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State v. Rufin-Fones

Court of Appeal of Iowa

May 30, 2013

STATE OF IOWA, Plaintiff-Appellee,
v.
LEONARDO RUFIN-FONES, Defendant-Appellant.

         Appeal from the Iowa District Court for Wapello County, Annette J. Scieszinski, Judge.

         A defendant appeals from his judgment and sentence after conviction by jury trial of first degree robbery and assault while participating in a felony.

          Michael O. Carpenter of Gaumer, Emanuel, Carpenter & Goldsmith, P.C., Ottumwa, for appellant.

          Thomas J. Miller, Attorney General, Elisabeth S. Reynoldson, Assistant Attorney General, Allen L. Cook III, County Attorney, for appellee.

          Considered by Eisenhauer, C.J., and Potterfield, J., and Goodhue, S.J. [*]

          GOODHUE, S.J.

         Leonardo Rufin-Fones appeals from his judgment and sentence after conviction by jury trial of first-degree robbery and assault while participating in a felony. He asserts that counsel was ineffective in failing to object to certain testimony and that error was committed when the trial court failed to merge the two offenses at the time of sentencing.

         I. Background Facts and Proceedings

         Juana Zavada closed the grocery store where she worked at 9:00 p.m. on the night of February 28, 2008. She later returned to retrieve a plate of food she had left. While she was in the store a masked man entered behind her, put a knife to her body, and told her not to move back and to keep walking forward or he would kill her. She was taken to a room in the back of the store and her hands were tied with tape. She saw no one else in the store, but the masked man, who left quickly after tying her up. She soon discovered that jewelry, cash, and bags in which money had been placed were missing. She estimated that about $3000 had been taken. Because the masked man left so quickly, Zavada was certain that a second party had actually taken the missing items.

         Investigating officers who were called were able to observe two sets of tracks in the freshly fallen snow, which led from the store, down an alley, and to an apartment building. One of the footprint sets was from a "big lug" type of boot and the other from an athletic or tennis shoe. The spacing between the footsteps indicated that they were both made by individuals who had been running.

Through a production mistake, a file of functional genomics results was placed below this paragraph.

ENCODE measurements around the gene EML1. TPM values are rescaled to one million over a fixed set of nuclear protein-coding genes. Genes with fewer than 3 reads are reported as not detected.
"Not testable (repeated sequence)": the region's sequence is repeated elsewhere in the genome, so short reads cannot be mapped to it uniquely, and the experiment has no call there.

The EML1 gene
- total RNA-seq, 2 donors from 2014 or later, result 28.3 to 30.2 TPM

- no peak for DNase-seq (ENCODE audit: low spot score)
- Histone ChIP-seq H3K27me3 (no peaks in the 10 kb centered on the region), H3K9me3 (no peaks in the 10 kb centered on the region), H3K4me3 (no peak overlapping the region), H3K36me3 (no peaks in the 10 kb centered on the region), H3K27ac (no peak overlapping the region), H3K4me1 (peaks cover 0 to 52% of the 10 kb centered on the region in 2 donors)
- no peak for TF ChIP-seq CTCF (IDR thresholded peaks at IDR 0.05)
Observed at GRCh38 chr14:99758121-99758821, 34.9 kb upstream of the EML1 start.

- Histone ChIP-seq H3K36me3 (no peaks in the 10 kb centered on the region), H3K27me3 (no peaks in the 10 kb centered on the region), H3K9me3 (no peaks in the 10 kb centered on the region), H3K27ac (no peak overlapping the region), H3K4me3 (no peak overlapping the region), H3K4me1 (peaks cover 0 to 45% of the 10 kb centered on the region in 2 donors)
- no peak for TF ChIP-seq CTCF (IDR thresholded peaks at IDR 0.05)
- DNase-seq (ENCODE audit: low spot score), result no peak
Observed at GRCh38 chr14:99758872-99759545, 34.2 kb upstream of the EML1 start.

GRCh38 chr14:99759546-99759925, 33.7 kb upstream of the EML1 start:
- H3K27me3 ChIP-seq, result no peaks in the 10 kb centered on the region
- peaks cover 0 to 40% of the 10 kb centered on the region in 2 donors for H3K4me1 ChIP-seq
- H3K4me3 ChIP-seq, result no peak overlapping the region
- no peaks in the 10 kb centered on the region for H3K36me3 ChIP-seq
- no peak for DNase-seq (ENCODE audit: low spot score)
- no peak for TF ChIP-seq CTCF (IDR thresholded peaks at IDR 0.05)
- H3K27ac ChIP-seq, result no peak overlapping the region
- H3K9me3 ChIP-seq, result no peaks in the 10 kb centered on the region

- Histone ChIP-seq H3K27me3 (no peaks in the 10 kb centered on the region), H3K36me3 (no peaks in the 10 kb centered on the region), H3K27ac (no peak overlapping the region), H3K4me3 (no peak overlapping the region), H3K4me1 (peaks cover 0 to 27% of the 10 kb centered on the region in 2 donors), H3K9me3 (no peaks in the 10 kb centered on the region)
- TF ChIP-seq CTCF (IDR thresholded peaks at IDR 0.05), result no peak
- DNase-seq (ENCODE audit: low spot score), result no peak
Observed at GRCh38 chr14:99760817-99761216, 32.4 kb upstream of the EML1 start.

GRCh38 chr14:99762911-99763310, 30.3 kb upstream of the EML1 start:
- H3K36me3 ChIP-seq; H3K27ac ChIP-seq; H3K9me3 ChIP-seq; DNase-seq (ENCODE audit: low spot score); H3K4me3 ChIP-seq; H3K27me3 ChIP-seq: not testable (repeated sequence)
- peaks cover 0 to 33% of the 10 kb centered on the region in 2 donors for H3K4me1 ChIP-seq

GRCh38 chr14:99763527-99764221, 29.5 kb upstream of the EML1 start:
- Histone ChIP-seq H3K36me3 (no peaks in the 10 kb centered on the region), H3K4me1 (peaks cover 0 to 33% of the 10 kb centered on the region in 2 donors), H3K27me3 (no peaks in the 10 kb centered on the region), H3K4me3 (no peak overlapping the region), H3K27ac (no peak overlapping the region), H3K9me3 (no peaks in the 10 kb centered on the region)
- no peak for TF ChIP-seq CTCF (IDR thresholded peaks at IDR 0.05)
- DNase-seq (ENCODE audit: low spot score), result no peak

Andrea Barton, the apartment tenant, admitted the officers and advised them that her two roommates had entered the apartment together about ten minutes earlier. One of the roommates was the defendant. Earlier in the day Barton and the defendant had argued over past due rent, and he had promised "he would get it and pay" her what he owed her. When the defendant and the other roommate, Palino Perez-Mondragon, had entered the apartment that evening, the defendant had gone directly to his bedroom and Perez to the bathroom. Neither came out until Barton summoned them after the police had arrived. The defendant emerged wearing unlaced boots. Initially he told the officers he had been wearing them outside, but later he pointed out a pair of tennis shoes he said he had been wearing. Both were observed to have dry soles. A pair of tennis shoes with wet soles was later found in the bedroom. The tread of those tennis shoes matched the tread marks in the snow. The defendant admitted they were his shoes.

         A search warrant was obtained, and the proceeds of the theft were found in the defendant's bedroom. Stocking caps with eye-holes were found in the bathroom. When police asked the defendant what he had been doing that night he responded, "If I say it was me, what do I gain?" A motion to suppress the items retrieved from the apartment was filed and overruled. The ruling held that seizure of the second set of tennis shoes found in the bedroom was initially illegal, but because they would have been found anyway after the search warrant had been legally obtained and executed, they were deemed admissible. The search pursuant to the warrant was made approximately five hours after the officer first observed the tennis shoes. An officer testified without objection that the soles were wet when first observed.

          The defendant was sentenced to a prison term not to exceed twenty-five years on the first-degree robbery conviction, with a minimum term of seventy percent before becoming eligible for parole. No fine was assessed for that charge. He was also sentenced to a concurrent term not to exceed five ...


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